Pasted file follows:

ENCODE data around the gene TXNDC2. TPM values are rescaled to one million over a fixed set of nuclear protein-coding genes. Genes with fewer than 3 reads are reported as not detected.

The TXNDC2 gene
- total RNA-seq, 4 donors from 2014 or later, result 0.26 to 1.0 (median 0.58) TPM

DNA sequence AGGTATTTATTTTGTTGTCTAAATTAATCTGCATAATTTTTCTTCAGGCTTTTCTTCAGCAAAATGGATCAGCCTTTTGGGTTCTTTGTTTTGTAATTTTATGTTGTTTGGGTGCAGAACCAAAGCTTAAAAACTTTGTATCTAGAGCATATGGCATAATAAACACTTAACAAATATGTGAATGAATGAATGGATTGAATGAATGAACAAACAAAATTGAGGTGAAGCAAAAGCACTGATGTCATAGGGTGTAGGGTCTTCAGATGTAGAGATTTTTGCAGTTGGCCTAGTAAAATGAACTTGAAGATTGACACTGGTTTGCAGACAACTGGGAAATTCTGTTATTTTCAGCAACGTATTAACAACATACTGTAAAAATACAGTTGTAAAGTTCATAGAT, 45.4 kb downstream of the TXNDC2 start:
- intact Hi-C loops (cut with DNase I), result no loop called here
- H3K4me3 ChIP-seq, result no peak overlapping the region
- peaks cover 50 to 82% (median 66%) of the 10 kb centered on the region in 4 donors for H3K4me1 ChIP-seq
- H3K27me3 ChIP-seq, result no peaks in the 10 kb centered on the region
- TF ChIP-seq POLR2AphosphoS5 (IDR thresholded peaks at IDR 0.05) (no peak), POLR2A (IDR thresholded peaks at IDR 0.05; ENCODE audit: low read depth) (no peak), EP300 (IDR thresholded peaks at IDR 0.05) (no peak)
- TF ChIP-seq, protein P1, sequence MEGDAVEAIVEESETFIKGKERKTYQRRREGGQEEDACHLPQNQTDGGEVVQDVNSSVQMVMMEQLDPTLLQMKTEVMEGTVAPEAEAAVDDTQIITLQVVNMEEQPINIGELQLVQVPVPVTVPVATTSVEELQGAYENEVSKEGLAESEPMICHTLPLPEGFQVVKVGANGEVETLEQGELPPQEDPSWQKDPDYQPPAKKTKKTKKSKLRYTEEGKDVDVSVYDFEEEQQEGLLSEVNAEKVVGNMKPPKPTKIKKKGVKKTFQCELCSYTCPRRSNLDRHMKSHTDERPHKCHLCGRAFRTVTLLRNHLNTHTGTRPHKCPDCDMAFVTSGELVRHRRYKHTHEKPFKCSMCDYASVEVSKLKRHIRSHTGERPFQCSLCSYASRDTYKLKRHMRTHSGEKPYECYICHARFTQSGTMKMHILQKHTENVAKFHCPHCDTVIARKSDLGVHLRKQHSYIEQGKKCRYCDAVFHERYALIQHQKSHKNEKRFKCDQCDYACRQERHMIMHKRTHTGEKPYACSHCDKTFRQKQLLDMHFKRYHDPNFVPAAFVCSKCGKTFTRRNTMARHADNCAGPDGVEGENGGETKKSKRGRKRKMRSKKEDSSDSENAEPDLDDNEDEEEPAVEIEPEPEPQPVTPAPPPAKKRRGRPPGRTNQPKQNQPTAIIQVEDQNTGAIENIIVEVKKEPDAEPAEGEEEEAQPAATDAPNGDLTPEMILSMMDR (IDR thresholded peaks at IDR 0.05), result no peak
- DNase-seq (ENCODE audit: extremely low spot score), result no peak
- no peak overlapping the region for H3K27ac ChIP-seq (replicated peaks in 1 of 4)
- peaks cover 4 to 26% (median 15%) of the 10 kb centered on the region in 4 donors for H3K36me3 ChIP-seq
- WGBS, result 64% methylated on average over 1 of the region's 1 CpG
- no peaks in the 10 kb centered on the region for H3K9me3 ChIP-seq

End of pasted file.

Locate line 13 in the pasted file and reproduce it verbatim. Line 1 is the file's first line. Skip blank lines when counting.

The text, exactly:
- peaks cover 4 to 26% (median 15%) of the 10 kb centered on the region in 4 donors for H3K36me3 ChIP-seq